BETHESDA, Md. – It’s a cold, damp Friday night in April, and the golf course – all 36 holes – is still struggling to emerge from winter’s chill. But inside Congressional Country Club, the joint is jumping.
There’s a rock band blaring 1960s tunes at a wedding in the main ballroom. Over in the Chop House, guests and members in proper attire (jackets and ties for men, dresses or skirts for women) hover over their candle-lit meals in hushed reverence. And downstairs in the Founders Pub, about 400 folks clad in TGIF garb (jeans and sneakers de rigueur) are making a racket while watching the Washington Capitals’ playoff game against the Pittsburgh Penguins on oversized LCD screens.
In the hallway leading to the bar, party animals of another sort – four Republicans and a Democrat – preside. Photos of Congressional’s first five honorary presidents – Taft, Wilson, Harding, Coolidge and Hoover – remind a visitor of how close this club always has been to the nexus of American power.
Industry titans abound, too, with images of black-tie gatherings and members Henry Ford, Walter Chrysler, William Randolph Hearst and John D. Rockefeller toasting one another’s good fortune.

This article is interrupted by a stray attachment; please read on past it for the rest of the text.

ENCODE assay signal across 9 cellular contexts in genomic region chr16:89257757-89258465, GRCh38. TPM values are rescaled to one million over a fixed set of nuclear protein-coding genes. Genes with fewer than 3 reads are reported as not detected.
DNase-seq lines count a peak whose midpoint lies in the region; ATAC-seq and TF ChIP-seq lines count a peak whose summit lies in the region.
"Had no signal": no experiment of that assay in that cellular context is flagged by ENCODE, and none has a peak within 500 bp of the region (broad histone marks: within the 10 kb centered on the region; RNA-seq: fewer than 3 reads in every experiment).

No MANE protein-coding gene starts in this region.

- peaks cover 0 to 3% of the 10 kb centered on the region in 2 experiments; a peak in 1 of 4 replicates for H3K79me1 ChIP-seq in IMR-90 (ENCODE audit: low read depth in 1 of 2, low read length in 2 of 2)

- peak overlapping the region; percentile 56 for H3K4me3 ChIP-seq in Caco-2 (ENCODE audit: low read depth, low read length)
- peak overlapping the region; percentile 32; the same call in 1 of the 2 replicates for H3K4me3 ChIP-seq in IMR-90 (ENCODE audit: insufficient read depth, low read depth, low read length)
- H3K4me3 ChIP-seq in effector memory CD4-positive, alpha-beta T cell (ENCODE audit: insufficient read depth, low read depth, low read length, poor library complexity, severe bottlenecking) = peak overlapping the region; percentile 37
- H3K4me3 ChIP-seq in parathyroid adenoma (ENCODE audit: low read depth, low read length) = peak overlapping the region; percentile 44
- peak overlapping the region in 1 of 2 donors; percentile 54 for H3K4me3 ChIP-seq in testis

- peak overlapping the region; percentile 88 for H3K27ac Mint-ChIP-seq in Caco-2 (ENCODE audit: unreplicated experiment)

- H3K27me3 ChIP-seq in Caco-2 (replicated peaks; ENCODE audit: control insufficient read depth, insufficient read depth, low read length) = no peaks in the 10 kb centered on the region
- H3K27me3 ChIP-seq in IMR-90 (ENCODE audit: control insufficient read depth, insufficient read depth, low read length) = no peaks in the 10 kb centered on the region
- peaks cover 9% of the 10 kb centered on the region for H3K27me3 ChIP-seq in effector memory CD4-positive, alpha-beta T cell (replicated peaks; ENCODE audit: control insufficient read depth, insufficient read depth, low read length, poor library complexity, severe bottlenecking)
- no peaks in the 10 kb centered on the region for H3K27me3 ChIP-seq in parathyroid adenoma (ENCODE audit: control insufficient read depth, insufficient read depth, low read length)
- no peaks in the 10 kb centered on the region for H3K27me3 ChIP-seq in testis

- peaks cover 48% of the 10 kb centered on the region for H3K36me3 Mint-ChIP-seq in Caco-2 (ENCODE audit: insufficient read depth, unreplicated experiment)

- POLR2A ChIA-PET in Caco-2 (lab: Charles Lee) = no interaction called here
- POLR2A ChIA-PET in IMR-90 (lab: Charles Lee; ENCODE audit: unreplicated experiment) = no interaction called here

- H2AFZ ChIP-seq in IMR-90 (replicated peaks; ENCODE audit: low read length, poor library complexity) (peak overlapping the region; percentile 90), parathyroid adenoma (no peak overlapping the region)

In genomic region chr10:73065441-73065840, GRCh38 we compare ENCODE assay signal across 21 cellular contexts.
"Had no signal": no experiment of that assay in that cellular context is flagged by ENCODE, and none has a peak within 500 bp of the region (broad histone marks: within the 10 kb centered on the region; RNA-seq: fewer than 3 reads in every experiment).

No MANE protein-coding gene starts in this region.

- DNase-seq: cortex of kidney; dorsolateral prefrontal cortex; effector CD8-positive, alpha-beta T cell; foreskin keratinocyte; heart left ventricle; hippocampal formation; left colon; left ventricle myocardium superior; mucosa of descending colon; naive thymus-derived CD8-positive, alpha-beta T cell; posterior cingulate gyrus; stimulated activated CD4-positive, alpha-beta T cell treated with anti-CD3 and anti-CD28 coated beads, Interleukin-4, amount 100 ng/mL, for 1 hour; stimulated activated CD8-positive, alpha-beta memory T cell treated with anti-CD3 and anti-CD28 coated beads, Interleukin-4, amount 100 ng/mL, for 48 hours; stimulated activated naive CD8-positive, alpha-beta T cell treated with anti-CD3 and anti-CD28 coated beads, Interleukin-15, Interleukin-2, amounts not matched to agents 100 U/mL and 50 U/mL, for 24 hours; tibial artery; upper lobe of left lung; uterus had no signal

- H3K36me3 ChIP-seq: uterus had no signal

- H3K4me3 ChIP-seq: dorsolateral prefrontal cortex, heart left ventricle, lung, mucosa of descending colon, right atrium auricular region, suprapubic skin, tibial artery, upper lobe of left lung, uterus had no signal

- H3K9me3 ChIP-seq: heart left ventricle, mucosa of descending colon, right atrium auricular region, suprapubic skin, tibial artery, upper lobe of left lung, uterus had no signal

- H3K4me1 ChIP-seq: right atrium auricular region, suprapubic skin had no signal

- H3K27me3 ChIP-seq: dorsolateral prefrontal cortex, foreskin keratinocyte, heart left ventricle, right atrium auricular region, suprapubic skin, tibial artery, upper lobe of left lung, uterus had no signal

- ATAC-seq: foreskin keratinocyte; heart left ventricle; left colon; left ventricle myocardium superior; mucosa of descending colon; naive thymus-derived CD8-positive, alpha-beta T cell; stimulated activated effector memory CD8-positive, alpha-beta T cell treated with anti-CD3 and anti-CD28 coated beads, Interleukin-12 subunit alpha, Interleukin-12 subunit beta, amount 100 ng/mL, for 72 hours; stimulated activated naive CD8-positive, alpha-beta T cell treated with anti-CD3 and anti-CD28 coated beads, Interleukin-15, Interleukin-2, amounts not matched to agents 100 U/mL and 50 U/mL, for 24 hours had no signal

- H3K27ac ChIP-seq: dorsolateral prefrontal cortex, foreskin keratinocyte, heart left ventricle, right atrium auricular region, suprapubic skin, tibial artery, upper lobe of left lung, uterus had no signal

In the 1920s, U.S. presidents could have held Cabinet meetings here and nearly everyone would have been a club member.
During World War II, the club’s 283 acres were requisitioned by William J. “Wild Bill” Donovan
as a training base and munitions range for the Office of Strategic Services, a clandestine organization that he founded and was a direct forerunner of the CIA.
These days, the club assumes a more subdued profile, evidenced by the fact that only two sitting members of Congress are among its 3,000 members.
Congressional’s Spanish Revival clubhouse is massive. At 140,000 square feet after a recent addition, it now is the country’s largest golf clubhouse, surpassing even the legendary 110,000-square-foot clubhouse at Olympia Fields outside Chicago.
The Congressional clubhouse design by Phillip M. Julien evokes the Mediterranean tradition of Addison Mizner, whose barrel-tile roofs and stucco exteriors transformed the South Florida landscape in the 1920s.
The place gets a lot of use these days. That’s why they have 1,100 men’s lockers. The club also has three swimming pools, a bowling alley, a 10,000-square-foot indoor fitness center, 20 rooms for overnight guests and a sprawling penthouse suite where Ken Venturi, who won the 1964 Open at Congressional, will camp out for the week of the 2011 Open.